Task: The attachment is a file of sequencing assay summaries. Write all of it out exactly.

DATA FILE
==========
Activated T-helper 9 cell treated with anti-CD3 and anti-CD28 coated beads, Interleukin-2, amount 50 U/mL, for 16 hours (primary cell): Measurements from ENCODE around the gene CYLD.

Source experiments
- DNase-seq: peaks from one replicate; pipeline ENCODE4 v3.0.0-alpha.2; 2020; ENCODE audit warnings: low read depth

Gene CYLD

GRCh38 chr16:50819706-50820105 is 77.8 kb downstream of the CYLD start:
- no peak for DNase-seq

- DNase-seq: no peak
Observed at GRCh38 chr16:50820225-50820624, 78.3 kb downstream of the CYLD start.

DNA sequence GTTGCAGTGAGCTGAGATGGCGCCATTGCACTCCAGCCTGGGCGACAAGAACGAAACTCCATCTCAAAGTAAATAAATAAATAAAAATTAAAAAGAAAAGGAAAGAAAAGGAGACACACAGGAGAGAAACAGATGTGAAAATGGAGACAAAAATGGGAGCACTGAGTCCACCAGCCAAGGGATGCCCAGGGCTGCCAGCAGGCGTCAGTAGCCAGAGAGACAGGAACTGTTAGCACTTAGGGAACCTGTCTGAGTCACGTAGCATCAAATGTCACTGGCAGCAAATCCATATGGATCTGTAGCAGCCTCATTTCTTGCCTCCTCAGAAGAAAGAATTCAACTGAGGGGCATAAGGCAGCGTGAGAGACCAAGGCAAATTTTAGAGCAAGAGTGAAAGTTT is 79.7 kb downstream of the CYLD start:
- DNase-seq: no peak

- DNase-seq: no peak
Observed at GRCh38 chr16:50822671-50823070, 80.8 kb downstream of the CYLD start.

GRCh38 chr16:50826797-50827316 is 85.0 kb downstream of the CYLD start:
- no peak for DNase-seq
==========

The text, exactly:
Activated T-helper 9 cell treated with anti-CD3 and anti-CD28 coated beads, Interleukin-2, amount 50 U/mL, for 16 hours (primary cell): Measurements from ENCODE around the gene CYLD.

Source experiments
- DNase-seq: peaks from one replicate; pipeline ENCODE4 v3.0.0-alpha.2; 2020; ENCODE audit warnings: low read depth

Gene CYLD

GRCh38 chr16:50819706-50820105 is 77.8 kb downstream of the CYLD start:
- no peak for DNase-seq

- DNase-seq: no peak
Observed at GRCh38 chr16:50820225-50820624, 78.3 kb downstream of the CYLD start.

DNA sequence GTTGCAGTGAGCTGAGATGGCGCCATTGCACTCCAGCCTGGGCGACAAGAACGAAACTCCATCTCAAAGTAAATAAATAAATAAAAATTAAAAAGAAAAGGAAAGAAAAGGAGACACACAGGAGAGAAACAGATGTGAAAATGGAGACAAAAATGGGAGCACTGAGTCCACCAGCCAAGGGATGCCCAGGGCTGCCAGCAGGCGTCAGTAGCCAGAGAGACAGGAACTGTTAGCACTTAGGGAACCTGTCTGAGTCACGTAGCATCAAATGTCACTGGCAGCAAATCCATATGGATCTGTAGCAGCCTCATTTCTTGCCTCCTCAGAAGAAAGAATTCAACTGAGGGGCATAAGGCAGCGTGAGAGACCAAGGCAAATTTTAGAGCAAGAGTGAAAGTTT is 79.7 kb downstream of the CYLD start:
- DNase-seq: no peak

- DNase-seq: no peak
Observed at GRCh38 chr16:50822671-50823070, 80.8 kb downstream of the CYLD start.

GRCh38 chr16:50826797-50827316 is 85.0 kb downstream of the CYLD start:
- no peak for DNase-seq